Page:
Monday, January 14, 2008
(With apologies to Richard Pryor's character, Mudbone)
Once upon a time on the Clinton Plantation, there was a young slave named Oh.
That's right, Oh.
White folks back in the day called Black folks what they wanted to and they decided to call this one "Oh" because he was so smart. When people on the Clinton Plantation asked him questions, his answers surprised Massa and Missus Clinton so much, they would just say, "Oh!".
People would ask Oh all types of questions about the world, the plantation, cotton and 'gators and he'd always give such wonderful answers so much so that questions started coming from the slaves like, "was he really Black enough". Now, keep in mind that on most plantations there wuz always slaves who had white daddies and on occasion, while Massa was lookin' the other way, a slave might even have a white mama. Yes they did.
But that ain't what this story is 'bout. Let's get back to what happened to Oh. He taught himself to count and read --- somethin' slaves just wasn't spozed to do. He preached on Sunday down at the slave quarters and the Black folks just loved how he told them about the visions God had given him, just like Prophet Nat Turner. Oh was smart all right, and white folks loved to hear him make speeches and Black folks loved to hear him tell them about the world beyond the Clinton Plantation.
One day, after the harvest was in and the cotton was chopped, Oh called a secret meeting down in the slave cabins and told his friends and family that he thought it was time for them all to run away from the Clinton Plantation. Just get up and get and don't look back. The slaves looked shocked and many of them just said, "Oh!" real loud. One of the old slaves, Rastus, (who some say came from the Johnson Plantation in South Carolina) got up in the back and said that he'd been servin' Massa and Missus Clinton for 16 years and he wasn't 'bout to run away. Massa Clinton was gettin' old Rastus said, but Missus would take his place when De Lawd called Massa home.
Many of the slaves mumbled their approval of what Rastus said, but the younger slaves and many of them who learned to read from Oh, said there were better places than the Clinton Plantation and that running away was important so that they could decide what they wanted to do rather than being told what to do. Even if they were caught and killed, it was better to be dead and free rather than alive and enslaved by the Clintons. Some of the old slaves said Massa and Missus acted like they was Black anyways because they would eat in the slave quarters during their birthdays and Massa Clinton could play the banjo better than some of them!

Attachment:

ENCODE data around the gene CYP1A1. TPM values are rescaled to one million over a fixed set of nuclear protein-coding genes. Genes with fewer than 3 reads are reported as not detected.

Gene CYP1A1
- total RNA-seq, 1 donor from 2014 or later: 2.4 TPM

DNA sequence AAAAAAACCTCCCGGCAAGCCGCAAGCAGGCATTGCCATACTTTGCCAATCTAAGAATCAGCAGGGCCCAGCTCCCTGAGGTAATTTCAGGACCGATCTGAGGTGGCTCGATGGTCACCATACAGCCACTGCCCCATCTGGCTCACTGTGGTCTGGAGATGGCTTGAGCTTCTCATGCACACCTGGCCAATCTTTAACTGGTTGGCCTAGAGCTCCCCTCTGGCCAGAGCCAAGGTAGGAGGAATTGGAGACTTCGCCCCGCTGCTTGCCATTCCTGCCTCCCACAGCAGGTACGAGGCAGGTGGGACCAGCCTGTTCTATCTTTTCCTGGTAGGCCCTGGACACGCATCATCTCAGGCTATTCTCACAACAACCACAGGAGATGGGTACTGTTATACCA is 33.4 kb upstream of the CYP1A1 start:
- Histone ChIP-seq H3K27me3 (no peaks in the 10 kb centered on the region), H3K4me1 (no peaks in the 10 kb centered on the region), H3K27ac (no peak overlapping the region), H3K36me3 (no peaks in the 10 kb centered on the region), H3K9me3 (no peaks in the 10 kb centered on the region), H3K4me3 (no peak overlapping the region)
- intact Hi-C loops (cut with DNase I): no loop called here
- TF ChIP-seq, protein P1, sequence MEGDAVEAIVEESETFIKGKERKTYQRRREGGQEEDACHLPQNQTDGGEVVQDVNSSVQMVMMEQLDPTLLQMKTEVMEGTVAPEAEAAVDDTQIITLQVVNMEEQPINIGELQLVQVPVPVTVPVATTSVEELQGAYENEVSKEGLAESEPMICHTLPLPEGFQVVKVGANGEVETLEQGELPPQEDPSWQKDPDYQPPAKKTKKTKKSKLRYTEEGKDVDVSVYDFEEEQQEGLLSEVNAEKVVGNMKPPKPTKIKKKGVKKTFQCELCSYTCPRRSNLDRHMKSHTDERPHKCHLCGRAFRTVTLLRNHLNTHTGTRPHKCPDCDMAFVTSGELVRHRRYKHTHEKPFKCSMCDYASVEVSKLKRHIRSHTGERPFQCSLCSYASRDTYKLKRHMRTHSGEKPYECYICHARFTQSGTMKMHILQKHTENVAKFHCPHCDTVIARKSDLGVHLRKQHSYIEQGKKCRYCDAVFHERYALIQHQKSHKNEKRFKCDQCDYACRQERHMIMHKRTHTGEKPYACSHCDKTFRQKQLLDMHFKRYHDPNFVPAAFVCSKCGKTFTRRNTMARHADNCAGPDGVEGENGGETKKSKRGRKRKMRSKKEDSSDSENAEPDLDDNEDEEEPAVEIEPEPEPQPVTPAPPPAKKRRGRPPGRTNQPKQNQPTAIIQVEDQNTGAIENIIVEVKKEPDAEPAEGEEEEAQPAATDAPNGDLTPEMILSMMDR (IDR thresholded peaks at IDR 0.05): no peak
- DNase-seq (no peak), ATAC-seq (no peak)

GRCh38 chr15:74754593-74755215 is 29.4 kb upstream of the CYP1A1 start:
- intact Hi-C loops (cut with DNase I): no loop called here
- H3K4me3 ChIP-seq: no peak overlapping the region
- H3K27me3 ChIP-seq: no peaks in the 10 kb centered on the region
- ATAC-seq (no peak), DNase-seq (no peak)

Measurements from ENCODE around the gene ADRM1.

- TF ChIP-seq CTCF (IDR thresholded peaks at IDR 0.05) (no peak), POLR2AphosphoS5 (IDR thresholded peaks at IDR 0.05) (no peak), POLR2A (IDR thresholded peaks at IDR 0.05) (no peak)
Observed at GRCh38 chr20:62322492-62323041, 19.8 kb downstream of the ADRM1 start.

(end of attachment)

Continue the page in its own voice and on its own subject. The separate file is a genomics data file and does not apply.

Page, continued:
Never mind that the Clintons had told them that if they were caught stealing a hog they would be sold...
Never mind that the Clintons had ignored the slaughter of hundreds of slaves on a nearby plantation when the Massa went away to visit New York...
The old slaves loved the Clintons a lot and just couldn't imagine life without them since they had treated them so well. They felt that other white folks might be mad at them if they were caught runnin' away and so would the Clintons.
They might not get any more Christmas hams, Saturday night socials or chances to buckdance at very rapid speed. They remembered how the slaves Jesse and Al had tried to run and they almost got away but were brought back to the plantation and watched carefully.
The vote was taken. Oh's followers won and decided to run before next harvest depending on weather, when the Clintons would leave and how bad the world was around them. But for sho they wuz gonna to run. Oh's plans weren't perfect, but he had the future in his eyes and had always been able to pull people together during harvest plantin' season and teachin' them how to read and write.
The next mornin', Rastus and a group of others went to the Big House's back door and told the Clintons that Oh was plannin' to run. The Clintons were shocked. They knew Oh was smart but they had always kept him in his place and were disappointed that this smart young slave was organizing others to escape from the Plantation. They were afraid however, to punish him because they feared that the other slaves would see through their hypocrisy of being "benevolent slave owners." Instead, they decided to start a whispering campaign against him. Why not talk about his "lack of experience" in leading Blackfolks to the Promise Land? Why not talk about their skills at running a plantation and how kind they had been to their slaves?
Hmmmm...it might work...
(to be continued...)